Traveling with Thanksgiving leftovers? Here's what the TSA will let you bring through security.
Taylor RainsNov 24, 2022, 19:46 IST
Each year, an estimated 46 million turkeys are consumed in the US during the country's annual Thanksgiving — or Friendsgiving — feast.
About 88% of Americans will partake in the November holiday, with a collective $1 billion spent nationwide on the traditional bird, according to a study by comparison website Finder.
But that's just the start of the festivities. There are also potatoes, gravy, casseroles, bread, and stuffing — or dressing if you're from the South — among many other homemade recipes to go with Thanksgiving dinner.
With so much food, there are bound to be leftovers. And, if you're in one of the 25 million seats expected to fly over the holiday, you'll need to figure out a way to take it home.
According to the Transportation Security Administration, travelers have two options for bringing leftovers with them: carry-on bags or checked luggage.
The basic rule of thumb is if it's solid, it's probably safe to take it through security. These include cooked and uncooked items like baked goods, turkey, chicken, stuffing, casseroles, fresh fruits and vegetables, and spices.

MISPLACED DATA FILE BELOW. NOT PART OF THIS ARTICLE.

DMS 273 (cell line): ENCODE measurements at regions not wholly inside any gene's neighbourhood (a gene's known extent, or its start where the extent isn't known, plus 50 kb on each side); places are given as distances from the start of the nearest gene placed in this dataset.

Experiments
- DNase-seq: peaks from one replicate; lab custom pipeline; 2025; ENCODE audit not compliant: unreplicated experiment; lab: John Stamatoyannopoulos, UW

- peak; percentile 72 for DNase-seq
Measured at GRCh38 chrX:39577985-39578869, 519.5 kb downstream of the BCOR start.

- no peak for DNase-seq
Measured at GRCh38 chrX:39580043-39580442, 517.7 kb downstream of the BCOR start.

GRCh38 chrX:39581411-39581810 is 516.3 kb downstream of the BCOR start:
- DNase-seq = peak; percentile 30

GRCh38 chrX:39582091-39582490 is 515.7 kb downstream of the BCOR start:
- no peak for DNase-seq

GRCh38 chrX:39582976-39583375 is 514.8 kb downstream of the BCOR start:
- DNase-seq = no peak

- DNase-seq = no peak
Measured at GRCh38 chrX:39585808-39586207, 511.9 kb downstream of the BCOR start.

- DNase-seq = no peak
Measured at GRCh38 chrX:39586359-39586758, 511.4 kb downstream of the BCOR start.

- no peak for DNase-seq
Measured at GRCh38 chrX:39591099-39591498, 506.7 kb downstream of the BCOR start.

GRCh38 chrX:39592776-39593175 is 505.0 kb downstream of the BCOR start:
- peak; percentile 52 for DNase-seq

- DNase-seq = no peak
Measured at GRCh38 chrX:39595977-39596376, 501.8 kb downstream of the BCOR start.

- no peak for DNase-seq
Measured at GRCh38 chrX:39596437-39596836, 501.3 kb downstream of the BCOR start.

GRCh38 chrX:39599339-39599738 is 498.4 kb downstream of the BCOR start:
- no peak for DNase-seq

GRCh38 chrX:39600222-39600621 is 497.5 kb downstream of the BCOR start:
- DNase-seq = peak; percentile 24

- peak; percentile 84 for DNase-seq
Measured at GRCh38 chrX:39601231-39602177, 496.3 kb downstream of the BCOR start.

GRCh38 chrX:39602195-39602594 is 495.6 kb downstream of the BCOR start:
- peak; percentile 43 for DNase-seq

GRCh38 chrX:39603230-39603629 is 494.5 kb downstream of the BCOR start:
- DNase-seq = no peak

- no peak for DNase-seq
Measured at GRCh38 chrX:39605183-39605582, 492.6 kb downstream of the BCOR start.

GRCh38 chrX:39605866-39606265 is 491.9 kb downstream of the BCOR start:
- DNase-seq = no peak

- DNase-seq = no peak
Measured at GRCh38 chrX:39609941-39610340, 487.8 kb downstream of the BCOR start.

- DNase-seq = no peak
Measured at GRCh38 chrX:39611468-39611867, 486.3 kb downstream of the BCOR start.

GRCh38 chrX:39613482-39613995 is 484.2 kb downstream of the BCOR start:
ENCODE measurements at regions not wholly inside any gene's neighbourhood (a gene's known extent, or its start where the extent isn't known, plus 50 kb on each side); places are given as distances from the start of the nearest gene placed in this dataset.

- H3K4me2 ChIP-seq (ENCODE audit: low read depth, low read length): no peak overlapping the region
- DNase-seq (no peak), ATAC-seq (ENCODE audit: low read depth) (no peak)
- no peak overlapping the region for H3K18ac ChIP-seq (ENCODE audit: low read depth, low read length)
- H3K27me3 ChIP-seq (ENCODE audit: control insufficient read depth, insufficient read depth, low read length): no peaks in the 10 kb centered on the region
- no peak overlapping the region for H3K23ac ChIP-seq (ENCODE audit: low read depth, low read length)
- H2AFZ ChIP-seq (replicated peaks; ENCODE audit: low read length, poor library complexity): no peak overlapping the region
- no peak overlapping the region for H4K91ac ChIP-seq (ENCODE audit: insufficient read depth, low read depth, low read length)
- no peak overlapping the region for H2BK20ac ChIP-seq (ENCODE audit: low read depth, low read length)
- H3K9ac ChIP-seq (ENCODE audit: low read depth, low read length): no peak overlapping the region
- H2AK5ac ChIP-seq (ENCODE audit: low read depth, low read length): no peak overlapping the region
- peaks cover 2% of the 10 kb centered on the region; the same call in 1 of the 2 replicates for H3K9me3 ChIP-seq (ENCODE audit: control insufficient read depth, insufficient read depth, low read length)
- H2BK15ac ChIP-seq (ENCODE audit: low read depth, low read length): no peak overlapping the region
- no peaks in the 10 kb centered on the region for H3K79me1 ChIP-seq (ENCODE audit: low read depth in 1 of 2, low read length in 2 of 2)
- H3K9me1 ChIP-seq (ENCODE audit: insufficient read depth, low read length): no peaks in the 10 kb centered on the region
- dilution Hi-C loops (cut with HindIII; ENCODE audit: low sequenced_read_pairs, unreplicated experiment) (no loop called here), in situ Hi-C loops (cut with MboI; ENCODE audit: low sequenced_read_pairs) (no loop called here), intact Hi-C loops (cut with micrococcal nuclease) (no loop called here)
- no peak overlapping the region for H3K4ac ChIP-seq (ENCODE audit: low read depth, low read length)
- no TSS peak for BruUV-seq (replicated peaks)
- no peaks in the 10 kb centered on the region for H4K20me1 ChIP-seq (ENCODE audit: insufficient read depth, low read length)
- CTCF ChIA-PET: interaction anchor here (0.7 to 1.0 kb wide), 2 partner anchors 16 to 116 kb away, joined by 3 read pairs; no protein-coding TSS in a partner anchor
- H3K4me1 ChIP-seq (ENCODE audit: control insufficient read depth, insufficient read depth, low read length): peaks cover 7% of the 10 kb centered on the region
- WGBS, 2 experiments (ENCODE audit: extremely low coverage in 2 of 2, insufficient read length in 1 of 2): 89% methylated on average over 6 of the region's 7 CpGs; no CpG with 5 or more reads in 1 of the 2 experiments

The TSA reminds travelers to be conscious of food safety and properly store items to avoid any potential illness. Ice packs are permissible as long as they are completely frozen when passing through the checkpoint.
There are also a handful of items, like liquids and sauces, that need to be checked if they are over the carry-on allowance limit.
The TSA says if you can "spill it, spread it, spray it, pump it, or pour it, and it's larger than 3.4 ounces," then it should be checked. This includes cranberry sauce, gravy, wine, jams, maple syrup, and any canned items with liquid.
If you prefer to check your food, the TSA advises you carefully pack it to ensure it won't spill in your luggage.
Again — remember to properly store the food for transport. If an item needs to be refrigerated, use a cooler. More tips can be found on the US Food and Drug Administration's website.
If you're still unsure about what you must check versus what is permissible in a carry-on, you can search for your item using the TSA's "what can I bring?" tool on its website.